Rita Fromm, Appellant, v. Principal Health Care of Iowa, Inc., and Lou Garcia, Appellees, 244 F.3d 652 (8th Cir. 2001)Annotate this Case
Appeal from the United States District Court for the Southern District of Iowa.
Before Richard S. Arnold and Morris Sheppard Arnold, Circuit Judges, and Montgomery,1 District Judge.
Appellant Rita Fromm ("Fromm") brought this action against Appellees Principal Health Care of Iowa, Inc. ("Principal") and its executive director, Lou Garcia, challenging the denial of certain medical benefits she requested under an employee health insurance plan. Fromm's sole claim was that the denial of benefits violated the Employee Retirement Income Security Act ("ERISA"), specifically 29 U.S.C. § 1132(a) (1) (B). Principal moved to dismiss the complaint under Federal Rule of Civil Procedure 12(b) (1) on the ground that Fromm's health insurance coverage was the result of employment with the City of Des Moines, Iowa ("City"), and thus was a "governmental plan" statutorily exempt from ERISA. The District Court2 concluded that it lacked subject matter jurisdiction in this action under ERISA because the health benefits plan at issue fell within the statutory exemption for "governmental plans." We affirm.
Federal subject matter jurisdiction is granted to cases arising under ERISA pursuant to 29 U.S.C. § 1132(e). Section 4(b) of ERISA excludes application of the Act's provisions to governmental plans. See 29 U.S.C. § 1003(b) (1). ERISA defines "governmental plan" as a plan "established or maintained for its employees . . . by the government of any State or political subdivision thereof, or by any agency or instrumentality of any of the foregoing." Id. at § 1002(32). ERISA's exemption of "governmental plans" is predicated on federalism concerns. See, e.g., Roy v. Teachers Ins. & Annuity Ass'n., 878 F.2d 47, 49 (2d. Cir. 1989).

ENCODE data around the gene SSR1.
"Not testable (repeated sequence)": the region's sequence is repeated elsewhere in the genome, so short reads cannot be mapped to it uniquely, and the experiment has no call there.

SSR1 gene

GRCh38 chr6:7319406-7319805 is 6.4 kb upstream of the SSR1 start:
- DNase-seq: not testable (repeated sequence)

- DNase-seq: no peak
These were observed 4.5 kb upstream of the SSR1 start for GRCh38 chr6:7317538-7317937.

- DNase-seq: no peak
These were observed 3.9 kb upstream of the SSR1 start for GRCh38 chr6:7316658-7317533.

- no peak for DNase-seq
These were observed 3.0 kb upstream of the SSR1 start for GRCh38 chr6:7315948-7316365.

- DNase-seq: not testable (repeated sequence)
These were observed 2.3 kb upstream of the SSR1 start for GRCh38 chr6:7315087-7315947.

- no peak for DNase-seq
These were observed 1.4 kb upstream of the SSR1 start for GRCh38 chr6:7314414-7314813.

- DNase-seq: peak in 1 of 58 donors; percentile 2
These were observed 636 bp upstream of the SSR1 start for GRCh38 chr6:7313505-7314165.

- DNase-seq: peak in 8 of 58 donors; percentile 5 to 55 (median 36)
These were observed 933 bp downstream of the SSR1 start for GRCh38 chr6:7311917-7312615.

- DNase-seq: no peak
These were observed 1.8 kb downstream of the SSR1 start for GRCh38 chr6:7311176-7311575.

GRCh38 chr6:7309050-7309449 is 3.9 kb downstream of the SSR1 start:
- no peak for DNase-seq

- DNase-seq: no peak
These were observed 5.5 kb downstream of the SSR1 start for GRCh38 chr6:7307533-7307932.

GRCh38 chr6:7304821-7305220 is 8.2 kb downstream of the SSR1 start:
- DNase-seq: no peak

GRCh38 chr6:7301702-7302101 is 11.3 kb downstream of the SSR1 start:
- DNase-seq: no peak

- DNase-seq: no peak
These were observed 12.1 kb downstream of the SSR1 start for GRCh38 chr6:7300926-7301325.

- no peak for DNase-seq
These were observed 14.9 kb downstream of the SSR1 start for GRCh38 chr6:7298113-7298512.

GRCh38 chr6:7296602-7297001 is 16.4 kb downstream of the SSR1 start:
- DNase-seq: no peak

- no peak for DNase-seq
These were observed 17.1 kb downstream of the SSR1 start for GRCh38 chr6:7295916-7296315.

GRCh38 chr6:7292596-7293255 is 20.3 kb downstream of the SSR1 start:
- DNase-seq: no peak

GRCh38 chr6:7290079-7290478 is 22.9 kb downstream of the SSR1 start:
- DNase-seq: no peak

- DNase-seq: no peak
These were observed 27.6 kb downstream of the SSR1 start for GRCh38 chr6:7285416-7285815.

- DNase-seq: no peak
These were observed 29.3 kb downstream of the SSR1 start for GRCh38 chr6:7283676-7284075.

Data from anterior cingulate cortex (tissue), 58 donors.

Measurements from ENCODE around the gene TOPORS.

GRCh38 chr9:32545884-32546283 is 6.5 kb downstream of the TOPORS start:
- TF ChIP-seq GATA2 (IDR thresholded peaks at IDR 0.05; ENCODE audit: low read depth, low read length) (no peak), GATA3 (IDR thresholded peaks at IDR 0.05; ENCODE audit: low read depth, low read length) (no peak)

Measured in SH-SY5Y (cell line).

While Fromm also was an employee of the City, Fromm's health care coverage with Principal resulted from her husband's employment with the City, which is a political subdivision within the meaning of 29 U.S.C. § 1002(32). The City established and sponsored a health care benefit for its employees. The City contracted with private providers of health care coverage, including Principal, and offered various plans to its employees. Because the City paid the insurance premiums under the health care plan selected by the employees, the plan is deemed to be established and maintained by the City. See Silvera v. Mutual Life Ins. Co., 884 F.2d 423, 426 (9th Cir. 1989) (concluding that behavior inconsistent with any of the criteria in 29 C.F.R. § 2510.3-1(j), such as paying the premiums, would constitute "establishment" of a plan). Despite the fact that Principal is a private company administering the plan, it is still a "governmental plan" exempt from ERISA. See id. (holding that a group benefits policy purchased by the city for employees was a "governmental plan," even though the plan was offered and administered by a private insurer); Simac v. Health Alliance Medical Plans, Inc., 961 F. Supp. 216 (C.D. Ill. 1997) (rejecting an argument that the state's delegation of a health coverage plan to a private entity removed the plan from the scope of ERISA's governmental plan exemption). Because Fromm's health benefits plan is exempt from ERISA, the district court properly concluded that it lacked subject matter jurisdiction.
The judgment is affirmed.